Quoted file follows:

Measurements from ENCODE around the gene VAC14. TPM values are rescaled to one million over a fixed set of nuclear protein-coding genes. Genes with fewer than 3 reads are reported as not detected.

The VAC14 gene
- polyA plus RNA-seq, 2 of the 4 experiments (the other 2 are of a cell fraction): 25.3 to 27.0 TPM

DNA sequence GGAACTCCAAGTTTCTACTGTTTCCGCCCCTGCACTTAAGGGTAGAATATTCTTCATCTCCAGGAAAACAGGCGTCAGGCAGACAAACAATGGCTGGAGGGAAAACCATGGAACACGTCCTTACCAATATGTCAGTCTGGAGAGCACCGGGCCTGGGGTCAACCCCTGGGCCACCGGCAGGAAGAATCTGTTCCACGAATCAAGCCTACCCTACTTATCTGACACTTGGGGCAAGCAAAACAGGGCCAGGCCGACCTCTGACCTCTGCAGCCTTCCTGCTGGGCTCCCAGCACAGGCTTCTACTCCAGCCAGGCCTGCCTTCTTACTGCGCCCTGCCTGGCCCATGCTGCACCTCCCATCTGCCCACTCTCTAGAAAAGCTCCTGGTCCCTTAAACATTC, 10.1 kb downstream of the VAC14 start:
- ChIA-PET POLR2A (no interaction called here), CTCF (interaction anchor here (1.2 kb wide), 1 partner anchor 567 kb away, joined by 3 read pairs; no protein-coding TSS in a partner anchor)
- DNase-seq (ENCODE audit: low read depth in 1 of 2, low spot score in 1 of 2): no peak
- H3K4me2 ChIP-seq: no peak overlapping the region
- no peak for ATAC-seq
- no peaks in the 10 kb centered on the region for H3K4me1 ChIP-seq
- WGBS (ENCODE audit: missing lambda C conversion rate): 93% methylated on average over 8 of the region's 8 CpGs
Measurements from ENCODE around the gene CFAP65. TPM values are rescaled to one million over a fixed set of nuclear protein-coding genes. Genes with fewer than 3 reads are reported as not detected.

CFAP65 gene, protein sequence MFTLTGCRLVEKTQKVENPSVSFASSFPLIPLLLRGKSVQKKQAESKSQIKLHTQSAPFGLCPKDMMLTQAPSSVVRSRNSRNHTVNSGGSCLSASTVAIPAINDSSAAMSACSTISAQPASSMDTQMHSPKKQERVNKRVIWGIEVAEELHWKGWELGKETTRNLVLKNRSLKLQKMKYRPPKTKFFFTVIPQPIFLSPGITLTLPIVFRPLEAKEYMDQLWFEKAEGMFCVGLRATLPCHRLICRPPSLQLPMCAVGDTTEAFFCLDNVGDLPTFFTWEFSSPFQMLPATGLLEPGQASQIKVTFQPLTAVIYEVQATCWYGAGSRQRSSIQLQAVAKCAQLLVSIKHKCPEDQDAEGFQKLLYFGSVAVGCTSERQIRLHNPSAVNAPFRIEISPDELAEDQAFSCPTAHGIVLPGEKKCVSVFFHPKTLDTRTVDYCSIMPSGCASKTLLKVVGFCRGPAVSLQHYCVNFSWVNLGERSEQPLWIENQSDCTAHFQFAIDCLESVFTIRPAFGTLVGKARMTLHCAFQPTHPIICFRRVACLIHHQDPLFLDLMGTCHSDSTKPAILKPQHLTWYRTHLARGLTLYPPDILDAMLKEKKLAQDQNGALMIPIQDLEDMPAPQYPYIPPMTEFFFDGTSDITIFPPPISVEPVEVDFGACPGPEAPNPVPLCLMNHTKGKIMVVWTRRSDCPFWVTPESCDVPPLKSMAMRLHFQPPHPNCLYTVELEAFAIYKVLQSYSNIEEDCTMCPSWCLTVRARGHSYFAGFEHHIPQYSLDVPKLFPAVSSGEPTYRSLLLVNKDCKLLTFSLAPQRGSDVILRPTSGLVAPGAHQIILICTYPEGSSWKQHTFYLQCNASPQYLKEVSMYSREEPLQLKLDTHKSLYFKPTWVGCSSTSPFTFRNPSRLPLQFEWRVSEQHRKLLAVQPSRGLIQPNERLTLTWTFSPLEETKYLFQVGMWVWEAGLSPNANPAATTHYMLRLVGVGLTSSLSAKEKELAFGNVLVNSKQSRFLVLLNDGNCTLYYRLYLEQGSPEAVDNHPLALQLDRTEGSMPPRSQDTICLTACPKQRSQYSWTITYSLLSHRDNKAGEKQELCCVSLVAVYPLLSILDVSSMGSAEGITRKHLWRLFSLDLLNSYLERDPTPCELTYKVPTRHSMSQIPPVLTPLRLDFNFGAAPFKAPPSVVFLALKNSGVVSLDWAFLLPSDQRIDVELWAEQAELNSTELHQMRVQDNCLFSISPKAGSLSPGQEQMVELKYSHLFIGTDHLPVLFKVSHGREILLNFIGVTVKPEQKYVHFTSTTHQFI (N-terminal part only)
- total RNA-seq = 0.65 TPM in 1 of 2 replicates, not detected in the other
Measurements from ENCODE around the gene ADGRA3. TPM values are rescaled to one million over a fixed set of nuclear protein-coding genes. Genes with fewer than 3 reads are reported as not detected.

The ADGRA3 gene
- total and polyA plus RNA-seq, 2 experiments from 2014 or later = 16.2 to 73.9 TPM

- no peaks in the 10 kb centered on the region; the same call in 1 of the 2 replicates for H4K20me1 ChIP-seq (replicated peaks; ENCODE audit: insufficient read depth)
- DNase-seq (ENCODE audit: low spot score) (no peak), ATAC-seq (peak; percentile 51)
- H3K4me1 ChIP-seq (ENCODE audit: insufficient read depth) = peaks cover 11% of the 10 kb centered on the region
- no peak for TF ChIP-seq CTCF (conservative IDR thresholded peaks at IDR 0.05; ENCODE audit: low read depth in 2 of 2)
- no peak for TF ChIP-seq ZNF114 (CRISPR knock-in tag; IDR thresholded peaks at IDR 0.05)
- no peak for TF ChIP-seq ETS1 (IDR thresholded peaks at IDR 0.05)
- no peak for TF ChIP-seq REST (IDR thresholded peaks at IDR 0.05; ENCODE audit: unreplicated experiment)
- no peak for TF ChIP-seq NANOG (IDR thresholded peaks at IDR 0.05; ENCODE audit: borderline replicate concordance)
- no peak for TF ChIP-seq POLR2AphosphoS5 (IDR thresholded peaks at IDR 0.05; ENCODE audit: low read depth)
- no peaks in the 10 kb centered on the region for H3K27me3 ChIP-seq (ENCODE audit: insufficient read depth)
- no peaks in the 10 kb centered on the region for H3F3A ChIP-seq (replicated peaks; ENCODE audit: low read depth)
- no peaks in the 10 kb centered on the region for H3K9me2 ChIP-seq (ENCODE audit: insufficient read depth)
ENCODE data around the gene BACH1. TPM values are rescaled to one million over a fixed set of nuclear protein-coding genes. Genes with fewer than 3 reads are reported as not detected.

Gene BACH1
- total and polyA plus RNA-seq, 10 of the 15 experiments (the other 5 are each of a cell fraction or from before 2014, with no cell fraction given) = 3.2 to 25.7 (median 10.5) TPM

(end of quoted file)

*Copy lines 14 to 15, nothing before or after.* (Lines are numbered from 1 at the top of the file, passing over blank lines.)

Measurements from ENCODE around the gene ADGRA3. TPM values are rescaled to one million over a fixed set of nuclear protein-coding genes. Genes with fewer than 3 reads are reported as not detected.

The ADGRA3 gene